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FEMA ready for devastation in Alabama, despite administrator’s recent resignation

“We stand ready to assist as needed and requested,” a FEMA spokesman said.

Residents and volunteers clean up tornado damage on March 4, 2019 in Beauregard, Alabama. At least 23 people are confirmed dead following Sunday's tornado outbreak of violent storms across southern Alabama and Georgia. (Jessica McGowan/Getty Images)
Residents and volunteers clean up tornado damage on March 4, 2019 in Beauregard, Alabama. At least 23 people are confirmed dead following Sunday's tornado outbreak of violent storms across southern Alabama and Georgia. (Jessica McGowan/Getty Images)

The Federal Emergency Management Agency says it is ready to assist Alabama residents recovering from devastating tornadoes, even though the agency’s administrator resigned less than a month ago. 

A cluster of tornadoes ripped through the Southeast Sunday. The most vicious storms upturned Lee County in Alabama with 170 mph winds, leaving a trail of destruction nearly a mile wide. Twenty-three people died. 

“I have not seen this level of destruction ever in Lee County, and that covers a span back, I know, for about 50 years,” Sheriff Jay Jones told NPR.

Just three weeks ago FEMA Administrator Brock Long resigned from his post at the agency. Peter Gaynor, was named to serve as acting administrator upon Long’s departure. 

Long faced scrutiny for using taxpayer resources for commutes from Washington, D.C., to his home in North Carolina and anger for the agency’s flat-footed response to Hurricane Maria in Puerto Rico. 

Long deflected culpability for the deaths of nearly 3,000 people in Puerto Rico after Maria in a television interview last year, saying “the numbers are all over the place.”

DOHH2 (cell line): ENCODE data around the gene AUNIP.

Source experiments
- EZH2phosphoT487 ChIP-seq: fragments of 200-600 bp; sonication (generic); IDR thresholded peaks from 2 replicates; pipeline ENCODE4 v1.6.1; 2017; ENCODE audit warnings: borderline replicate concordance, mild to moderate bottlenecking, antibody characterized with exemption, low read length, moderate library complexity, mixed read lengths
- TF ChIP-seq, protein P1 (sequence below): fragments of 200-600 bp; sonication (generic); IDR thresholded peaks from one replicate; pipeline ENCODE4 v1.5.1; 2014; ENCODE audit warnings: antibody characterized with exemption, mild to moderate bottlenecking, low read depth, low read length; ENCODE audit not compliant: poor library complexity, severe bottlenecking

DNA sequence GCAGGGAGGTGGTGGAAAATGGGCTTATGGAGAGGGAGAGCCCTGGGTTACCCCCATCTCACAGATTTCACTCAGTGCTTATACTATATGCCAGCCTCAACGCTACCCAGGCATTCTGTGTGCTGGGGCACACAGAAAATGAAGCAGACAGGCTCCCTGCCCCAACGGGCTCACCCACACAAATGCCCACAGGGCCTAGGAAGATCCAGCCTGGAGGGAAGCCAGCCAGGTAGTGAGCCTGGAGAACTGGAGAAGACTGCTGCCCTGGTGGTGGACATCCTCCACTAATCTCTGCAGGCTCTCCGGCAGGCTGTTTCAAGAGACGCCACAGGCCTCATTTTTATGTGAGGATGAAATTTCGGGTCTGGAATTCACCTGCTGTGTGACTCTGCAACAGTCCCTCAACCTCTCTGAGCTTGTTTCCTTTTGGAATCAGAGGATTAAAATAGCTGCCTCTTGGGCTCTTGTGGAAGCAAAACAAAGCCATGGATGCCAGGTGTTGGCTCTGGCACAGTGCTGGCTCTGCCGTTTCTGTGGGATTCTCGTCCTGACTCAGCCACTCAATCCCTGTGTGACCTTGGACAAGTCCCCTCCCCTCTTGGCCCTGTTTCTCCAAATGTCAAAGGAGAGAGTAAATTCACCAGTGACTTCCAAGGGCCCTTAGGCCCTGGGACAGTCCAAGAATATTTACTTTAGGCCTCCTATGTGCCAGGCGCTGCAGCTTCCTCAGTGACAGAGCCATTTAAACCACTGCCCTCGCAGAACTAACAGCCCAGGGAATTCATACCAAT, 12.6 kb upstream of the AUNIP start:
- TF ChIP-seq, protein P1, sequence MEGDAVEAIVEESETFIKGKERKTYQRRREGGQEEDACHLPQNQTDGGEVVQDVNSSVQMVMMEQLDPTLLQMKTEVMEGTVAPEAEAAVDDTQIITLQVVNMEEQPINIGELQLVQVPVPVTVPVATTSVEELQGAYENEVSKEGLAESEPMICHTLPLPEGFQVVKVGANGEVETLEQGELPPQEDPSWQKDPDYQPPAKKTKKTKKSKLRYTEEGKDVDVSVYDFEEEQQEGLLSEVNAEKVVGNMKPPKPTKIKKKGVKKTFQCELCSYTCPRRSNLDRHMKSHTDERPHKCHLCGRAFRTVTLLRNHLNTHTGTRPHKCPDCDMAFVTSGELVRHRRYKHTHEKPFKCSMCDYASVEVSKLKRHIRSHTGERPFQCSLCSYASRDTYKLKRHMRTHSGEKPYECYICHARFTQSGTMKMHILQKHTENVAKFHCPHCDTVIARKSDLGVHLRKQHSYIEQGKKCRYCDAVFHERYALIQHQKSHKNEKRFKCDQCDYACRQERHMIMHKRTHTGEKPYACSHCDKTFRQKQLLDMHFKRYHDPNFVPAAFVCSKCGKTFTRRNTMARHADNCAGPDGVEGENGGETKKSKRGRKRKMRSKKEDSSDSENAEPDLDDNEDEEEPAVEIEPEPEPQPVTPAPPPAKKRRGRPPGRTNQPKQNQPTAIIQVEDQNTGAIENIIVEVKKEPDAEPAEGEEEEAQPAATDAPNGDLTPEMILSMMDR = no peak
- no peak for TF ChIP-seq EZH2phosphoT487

Asked how the FEMA would respond to the aftermath of this week’s tornadoes adequately, so soon after the departure of its chief, a spokesman replied that it is “in close coordination with state emergency management officials in Alabama and we stand ready to assist as needed and requested.”

“We have deployed a FEMA liaison and an Incident Management Assistance Team to the Alabama Emergency Operations Center as the state continues to gather information and assess the impacts from the recent tornadoes,” the spokesman continued.

The spokesman also pointed to a statement made by Long following his resignation in which he expressed confidence in acting administrator Gaynor.

When the tornadoes hit, lawmakers had already been discussing a disaster relief package for past emergencies, including in some of the same parts to the country.

Senate Appropriations Chairman Richard C. Shelby, who is a Republican from Alabama, said Monday evening that he had just spoken with the Senate leaders, as well as the senators from Georgia, about the next steps.

“There’s a lot of meritorious stuff in it,” Shelby said of the potential package.“Of course, if the train’s moving, a lot of people want to ride, we all understand that.”